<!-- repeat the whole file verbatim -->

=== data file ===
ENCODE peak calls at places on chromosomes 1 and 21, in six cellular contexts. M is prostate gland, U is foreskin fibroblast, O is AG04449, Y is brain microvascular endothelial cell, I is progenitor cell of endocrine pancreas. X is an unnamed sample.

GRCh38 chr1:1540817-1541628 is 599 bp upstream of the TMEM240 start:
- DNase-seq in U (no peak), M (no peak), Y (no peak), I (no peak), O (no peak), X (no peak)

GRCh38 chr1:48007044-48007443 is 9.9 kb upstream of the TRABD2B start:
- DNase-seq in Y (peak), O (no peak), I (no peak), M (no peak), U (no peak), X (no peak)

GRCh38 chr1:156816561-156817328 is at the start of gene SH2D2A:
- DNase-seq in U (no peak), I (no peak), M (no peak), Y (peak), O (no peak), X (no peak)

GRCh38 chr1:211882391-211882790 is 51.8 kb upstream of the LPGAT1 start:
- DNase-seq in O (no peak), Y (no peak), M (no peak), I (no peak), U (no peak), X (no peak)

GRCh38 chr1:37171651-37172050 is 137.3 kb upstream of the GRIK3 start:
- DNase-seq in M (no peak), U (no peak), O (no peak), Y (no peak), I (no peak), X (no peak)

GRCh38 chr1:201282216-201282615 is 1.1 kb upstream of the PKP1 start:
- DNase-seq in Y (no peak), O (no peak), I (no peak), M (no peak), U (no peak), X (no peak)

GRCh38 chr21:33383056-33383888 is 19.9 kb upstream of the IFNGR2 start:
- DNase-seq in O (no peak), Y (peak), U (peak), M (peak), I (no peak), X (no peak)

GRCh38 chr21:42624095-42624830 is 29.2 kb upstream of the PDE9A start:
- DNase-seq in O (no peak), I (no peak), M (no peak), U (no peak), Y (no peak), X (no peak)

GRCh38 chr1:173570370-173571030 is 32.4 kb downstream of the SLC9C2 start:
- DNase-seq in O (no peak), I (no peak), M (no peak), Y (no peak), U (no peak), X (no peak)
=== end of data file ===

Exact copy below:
ENCODE peak calls at places on chromosomes 1 and 21, in six cellular contexts. M is prostate gland, U is foreskin fibroblast, O is AG04449, Y is brain microvascular endothelial cell, I is progenitor cell of endocrine pancreas. X is an unnamed sample.

GRCh38 chr1:1540817-1541628 is 599 bp upstream of the TMEM240 start:
- DNase-seq in U (no peak), M (no peak), Y (no peak), I (no peak), O (no peak), X (no peak)

GRCh38 chr1:48007044-48007443 is 9.9 kb upstream of the TRABD2B start:
- DNase-seq in Y (peak), O (no peak), I (no peak), M (no peak), U (no peak), X (no peak)

GRCh38 chr1:156816561-156817328 is at the start of gene SH2D2A:
- DNase-seq in U (no peak), I (no peak), M (no peak), Y (peak), O (no peak), X (no peak)

GRCh38 chr1:211882391-211882790 is 51.8 kb upstream of the LPGAT1 start:
- DNase-seq in O (no peak), Y (no peak), M (no peak), I (no peak), U (no peak), X (no peak)

GRCh38 chr1:37171651-37172050 is 137.3 kb upstream of the GRIK3 start:
- DNase-seq in M (no peak), U (no peak), O (no peak), Y (no peak), I (no peak), X (no peak)

GRCh38 chr1:201282216-201282615 is 1.1 kb upstream of the PKP1 start:
- DNase-seq in Y (no peak), O (no peak), I (no peak), M (no peak), U (no peak), X (no peak)

GRCh38 chr21:33383056-33383888 is 19.9 kb upstream of the IFNGR2 start:
- DNase-seq in O (no peak), Y (peak), U (peak), M (peak), I (no peak), X (no peak)

GRCh38 chr21:42624095-42624830 is 29.2 kb upstream of the PDE9A start:
- DNase-seq in O (no peak), I (no peak), M (no peak), U (no peak), Y (no peak), X (no peak)

GRCh38 chr1:173570370-173571030 is 32.4 kb downstream of the SLC9C2 start:
- DNase-seq in O (no peak), I (no peak), M (no peak), Y (no peak), U (no peak), X (no peak)